The largest percentage of our population is comprised of peasant farmers with little information concerning reproductive health control methods.
This has seen our population quadruple during the last 50 years. Today the Rwandan population is at over 10 million on 26,000 square kilometers of land, and if the fertility rates are not slowed, the population will increase beyond manageable limits.
Increase of the population without expansion of resources is a burden to every living thing. It is important therefore, to keep family planning issues at the forefront for local, national, regional, and international health and development discussions, initiatives, and programs.
Awareness about declining resources for family planning initiatives, programs, and services has increased in the last few years, with new initiatives for repositioning family planning and contraceptive security as observed in many developed countries and regions.
Lack of knowledge, access problems and side effect fears are among the obstacles that limits the women’s use of hormonal contraceptives such as the birth control pill and hormone implants.
Some young women are reluctant to use modern contraceptive methods because they perceive them as intended for married women.
Some fear that health clinic staff would treat them poorly or not help them.
Some young women seem to have an easier time accessing condoms, but many see them as methods for preventing sexually transmitted infection, rather than as a contraceptive, and associate them with disease and promiscuity.
Also to mention is that many of the women rely on traditional birth control methods such as charms and herbs.
There are some women in our developing countries, who consider abortion to be an option in the case of unintended pregnancy, a methodology that is more dangerous than using birth control pills.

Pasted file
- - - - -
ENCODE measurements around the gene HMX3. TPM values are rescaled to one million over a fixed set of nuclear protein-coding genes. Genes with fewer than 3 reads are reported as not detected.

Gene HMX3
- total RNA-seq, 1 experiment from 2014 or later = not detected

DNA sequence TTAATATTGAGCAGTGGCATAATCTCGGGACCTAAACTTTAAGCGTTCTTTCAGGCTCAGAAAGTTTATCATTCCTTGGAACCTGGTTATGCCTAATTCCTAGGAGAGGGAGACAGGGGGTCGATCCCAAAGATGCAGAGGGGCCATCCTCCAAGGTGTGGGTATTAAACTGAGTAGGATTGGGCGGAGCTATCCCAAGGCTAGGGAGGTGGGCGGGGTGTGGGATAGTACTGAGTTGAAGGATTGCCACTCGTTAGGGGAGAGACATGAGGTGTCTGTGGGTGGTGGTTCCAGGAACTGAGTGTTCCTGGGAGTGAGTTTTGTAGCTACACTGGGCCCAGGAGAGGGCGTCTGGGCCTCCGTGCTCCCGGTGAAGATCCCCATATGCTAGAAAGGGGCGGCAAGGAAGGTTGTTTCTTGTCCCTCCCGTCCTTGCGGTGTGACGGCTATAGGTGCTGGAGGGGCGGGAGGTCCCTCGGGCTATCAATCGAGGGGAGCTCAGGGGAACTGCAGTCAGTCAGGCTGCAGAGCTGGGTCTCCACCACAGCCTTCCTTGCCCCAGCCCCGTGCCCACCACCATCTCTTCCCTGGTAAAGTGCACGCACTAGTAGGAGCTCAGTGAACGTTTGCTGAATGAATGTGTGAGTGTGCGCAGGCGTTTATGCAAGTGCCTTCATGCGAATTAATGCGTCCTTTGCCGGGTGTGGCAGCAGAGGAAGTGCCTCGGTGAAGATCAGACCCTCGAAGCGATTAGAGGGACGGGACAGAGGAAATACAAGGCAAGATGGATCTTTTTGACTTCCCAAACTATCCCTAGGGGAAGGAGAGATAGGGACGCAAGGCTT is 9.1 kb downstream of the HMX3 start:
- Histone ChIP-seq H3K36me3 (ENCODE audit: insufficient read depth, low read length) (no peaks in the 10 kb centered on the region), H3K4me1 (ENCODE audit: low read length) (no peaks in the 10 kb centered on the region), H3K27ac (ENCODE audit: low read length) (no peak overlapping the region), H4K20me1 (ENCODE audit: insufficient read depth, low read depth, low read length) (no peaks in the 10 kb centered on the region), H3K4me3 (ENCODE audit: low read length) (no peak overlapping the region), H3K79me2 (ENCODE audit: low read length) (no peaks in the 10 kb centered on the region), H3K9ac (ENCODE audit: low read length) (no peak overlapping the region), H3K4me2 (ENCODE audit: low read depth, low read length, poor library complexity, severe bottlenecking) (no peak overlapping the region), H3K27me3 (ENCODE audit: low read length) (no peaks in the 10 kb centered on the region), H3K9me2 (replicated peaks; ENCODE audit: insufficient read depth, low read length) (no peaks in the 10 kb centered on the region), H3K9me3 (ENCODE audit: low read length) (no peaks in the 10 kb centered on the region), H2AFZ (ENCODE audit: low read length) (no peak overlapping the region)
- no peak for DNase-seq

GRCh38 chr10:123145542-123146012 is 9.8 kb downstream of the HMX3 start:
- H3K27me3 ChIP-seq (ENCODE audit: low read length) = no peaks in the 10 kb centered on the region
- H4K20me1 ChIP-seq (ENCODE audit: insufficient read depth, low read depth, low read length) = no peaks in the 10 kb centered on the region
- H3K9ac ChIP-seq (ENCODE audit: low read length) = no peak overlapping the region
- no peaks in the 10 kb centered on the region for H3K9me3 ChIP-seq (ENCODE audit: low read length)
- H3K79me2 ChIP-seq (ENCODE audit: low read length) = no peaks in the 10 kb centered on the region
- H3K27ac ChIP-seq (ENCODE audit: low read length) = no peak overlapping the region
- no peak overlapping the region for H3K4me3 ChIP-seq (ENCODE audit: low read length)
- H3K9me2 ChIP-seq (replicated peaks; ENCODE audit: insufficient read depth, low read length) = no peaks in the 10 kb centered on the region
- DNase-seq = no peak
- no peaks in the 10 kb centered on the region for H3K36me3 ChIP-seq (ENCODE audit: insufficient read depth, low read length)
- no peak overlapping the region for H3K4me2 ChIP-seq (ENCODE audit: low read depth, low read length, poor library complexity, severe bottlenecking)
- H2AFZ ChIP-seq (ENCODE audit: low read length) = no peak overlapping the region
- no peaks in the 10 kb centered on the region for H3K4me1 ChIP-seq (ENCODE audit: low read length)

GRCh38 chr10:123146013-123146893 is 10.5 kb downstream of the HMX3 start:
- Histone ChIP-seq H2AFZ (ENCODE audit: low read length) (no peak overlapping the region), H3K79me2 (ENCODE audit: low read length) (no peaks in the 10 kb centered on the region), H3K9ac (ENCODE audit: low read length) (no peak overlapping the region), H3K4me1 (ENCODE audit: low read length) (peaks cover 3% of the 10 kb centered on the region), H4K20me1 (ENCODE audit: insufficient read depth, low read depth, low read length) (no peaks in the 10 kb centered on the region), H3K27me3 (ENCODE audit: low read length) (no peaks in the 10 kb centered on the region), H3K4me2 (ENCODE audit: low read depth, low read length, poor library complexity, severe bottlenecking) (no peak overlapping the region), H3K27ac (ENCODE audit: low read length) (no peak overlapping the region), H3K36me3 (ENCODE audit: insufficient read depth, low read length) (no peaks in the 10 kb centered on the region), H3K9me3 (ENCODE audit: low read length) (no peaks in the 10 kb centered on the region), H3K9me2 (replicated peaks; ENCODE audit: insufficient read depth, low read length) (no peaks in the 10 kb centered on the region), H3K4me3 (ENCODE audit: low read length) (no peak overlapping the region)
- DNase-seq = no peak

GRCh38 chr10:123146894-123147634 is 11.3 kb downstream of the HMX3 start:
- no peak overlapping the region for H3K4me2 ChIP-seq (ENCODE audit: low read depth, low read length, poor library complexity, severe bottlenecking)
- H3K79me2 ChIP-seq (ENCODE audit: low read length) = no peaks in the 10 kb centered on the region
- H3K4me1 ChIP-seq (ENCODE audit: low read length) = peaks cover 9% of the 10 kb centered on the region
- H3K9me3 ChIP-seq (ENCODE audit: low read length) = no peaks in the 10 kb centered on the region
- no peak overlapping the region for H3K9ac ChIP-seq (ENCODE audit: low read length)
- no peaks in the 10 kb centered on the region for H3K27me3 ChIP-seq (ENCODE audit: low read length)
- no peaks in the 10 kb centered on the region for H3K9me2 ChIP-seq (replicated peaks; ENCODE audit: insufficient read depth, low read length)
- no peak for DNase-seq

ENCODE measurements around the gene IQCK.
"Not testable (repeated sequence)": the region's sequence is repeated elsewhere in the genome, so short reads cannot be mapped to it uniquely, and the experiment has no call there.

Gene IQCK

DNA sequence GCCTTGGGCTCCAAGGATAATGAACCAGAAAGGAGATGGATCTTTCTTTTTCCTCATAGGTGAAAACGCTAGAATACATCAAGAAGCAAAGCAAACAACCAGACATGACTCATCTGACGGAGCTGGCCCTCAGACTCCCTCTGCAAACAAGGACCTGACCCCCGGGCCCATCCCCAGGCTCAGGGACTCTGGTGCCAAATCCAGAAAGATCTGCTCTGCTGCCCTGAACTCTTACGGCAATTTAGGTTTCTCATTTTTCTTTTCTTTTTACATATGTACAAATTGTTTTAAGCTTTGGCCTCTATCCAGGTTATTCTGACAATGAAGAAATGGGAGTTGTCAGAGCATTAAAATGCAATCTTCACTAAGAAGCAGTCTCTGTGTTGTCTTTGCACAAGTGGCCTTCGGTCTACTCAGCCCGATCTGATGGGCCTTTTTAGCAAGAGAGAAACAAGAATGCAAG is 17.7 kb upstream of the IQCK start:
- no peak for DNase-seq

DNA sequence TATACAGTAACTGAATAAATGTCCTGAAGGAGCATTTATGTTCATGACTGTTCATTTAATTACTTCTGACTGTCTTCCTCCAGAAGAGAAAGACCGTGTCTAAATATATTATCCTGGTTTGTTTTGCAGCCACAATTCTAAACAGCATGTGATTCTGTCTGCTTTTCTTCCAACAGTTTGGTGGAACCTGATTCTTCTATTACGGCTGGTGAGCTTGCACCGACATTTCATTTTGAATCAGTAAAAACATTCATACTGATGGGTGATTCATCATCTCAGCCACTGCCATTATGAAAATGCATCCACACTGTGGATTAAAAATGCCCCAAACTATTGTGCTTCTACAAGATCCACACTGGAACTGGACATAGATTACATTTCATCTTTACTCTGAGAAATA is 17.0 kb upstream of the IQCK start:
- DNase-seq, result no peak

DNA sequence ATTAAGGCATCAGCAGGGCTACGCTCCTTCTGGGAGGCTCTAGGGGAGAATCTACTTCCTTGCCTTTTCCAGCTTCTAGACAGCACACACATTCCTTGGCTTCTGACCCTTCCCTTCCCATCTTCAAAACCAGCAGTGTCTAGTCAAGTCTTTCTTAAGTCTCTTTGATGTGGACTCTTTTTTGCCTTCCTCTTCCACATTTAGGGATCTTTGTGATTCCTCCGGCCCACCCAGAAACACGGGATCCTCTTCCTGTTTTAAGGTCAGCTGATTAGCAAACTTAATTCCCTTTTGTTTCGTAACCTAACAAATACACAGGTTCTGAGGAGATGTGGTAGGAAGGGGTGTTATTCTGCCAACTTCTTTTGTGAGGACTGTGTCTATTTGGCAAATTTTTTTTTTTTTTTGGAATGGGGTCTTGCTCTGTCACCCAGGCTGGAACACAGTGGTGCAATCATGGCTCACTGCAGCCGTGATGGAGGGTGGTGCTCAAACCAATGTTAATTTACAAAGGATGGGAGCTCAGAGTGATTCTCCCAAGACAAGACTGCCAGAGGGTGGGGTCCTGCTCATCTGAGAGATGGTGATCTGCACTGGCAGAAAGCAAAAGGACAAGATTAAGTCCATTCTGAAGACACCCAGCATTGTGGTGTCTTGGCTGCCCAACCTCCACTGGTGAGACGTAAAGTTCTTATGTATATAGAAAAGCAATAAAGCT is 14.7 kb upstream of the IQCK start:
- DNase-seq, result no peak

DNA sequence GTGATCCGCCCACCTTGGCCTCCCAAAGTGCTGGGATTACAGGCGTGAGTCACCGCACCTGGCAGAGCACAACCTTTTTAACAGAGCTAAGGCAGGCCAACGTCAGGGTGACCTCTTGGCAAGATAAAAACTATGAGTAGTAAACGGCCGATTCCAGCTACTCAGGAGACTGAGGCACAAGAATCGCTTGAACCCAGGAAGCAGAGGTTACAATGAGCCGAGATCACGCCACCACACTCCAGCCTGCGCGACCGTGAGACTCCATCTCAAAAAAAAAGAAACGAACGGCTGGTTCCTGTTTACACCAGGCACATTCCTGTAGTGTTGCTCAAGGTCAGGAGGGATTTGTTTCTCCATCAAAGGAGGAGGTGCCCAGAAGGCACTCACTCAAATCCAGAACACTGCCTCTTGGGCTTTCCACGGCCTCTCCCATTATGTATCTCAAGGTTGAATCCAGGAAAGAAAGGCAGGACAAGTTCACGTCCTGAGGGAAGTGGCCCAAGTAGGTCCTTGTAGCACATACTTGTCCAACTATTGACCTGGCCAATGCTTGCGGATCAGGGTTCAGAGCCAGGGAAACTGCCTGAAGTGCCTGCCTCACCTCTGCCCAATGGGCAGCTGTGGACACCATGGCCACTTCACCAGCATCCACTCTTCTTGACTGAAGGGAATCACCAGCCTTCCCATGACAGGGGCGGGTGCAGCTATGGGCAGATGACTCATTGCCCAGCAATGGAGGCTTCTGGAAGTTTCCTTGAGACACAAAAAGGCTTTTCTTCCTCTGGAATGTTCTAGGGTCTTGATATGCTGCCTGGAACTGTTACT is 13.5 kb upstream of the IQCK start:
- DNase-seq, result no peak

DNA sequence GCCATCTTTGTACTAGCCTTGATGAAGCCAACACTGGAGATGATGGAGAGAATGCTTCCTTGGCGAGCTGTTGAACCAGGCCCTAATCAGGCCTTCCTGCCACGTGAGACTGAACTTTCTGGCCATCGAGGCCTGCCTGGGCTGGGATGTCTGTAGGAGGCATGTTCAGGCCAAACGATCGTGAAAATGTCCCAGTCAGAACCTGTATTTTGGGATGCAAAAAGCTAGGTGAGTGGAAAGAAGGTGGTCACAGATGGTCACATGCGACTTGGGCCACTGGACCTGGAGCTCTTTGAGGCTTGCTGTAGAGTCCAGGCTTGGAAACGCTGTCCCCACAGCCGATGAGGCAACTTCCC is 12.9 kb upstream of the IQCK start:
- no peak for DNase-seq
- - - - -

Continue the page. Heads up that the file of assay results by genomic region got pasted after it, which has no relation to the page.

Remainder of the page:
Lack of knowledge and access, may be the easiest problems to address, efforts must also be applied to the whole Rwandese community to help address negative perceptions of contraceptive use and to encourage older women as well as younger women to consider using modern methods of birth control.
Most of these interventions also need to be youth friendly in that they should help young women, build the life skills they need to take control of their reproductive health.
Worth to mention, is that reproductive rights rest on the recognition of the basic right of all couples and individuals to decide freely and responsibly the number, spacing and timing of their children and to have the information and means to do so, and the right to attain the highest standard of sexual and reproductive health.
Control of over reproduction is a basic need and a basic right for all women. It is linked to the women’s health and social status, as well as the powerful social structures of religion, state control and private profits that people can make.
Women know that childbearing is a social, not a purely personal phenomenon. We have to understand clearly that increase of the population can easily exert considerable pressure on resources with in a period of time.
Traditional norms surrounding the behaviour of women such as gender inequality, limited socio-economic standing, low literacy rates, early marriage during adolescence, and high fertility, limit women’s ability to act in their own interest and compromise access to reproductive healthcare and family planning services.
Longstanding, gender norms that have been put in place by the Rwandan government, greatly influence healthcare policy and investments and ultimately increase access to information and services.
Previously and in many countries, men control decisions regarding sexual relations, contraception, and HIV prevention.
However, the reproductive health needs of men may not necessarily correspond with the needs of women.
Lack of gender sensitive reproductive health policies, adversely affects access to information and services for women.
Policy actions such as legislation, enforcement provisions, institutional arrangements, and dedicated resources can strengthen women’s rights, limit traditional harmful practices, improve women’s opportunities to stay in school and participate in the workforce.
Today the government of Rwanda has set up policies that include the development and enforcement of gender positive policies governing minimum age at marriage, legal age of consent, marital property, and physical integrity.
Improvements in reproductive health have consequences at the individual, family, and household levels. Reproductive health increases the human capital of women who directly contribute to socioeconomic development.
Indirectly, reproductive health increases the human capital of children by keeping their mothers alive.
Fewer births slow population growth, which relieves some pressure on natural resources and overstretched public services.
Safe, effective, and affordable reproductive healthcare provides women with the opportunity to enjoy both non-reproductive and reproductive roles in the society, thereby contributing directly to socioeconomic development through increased income.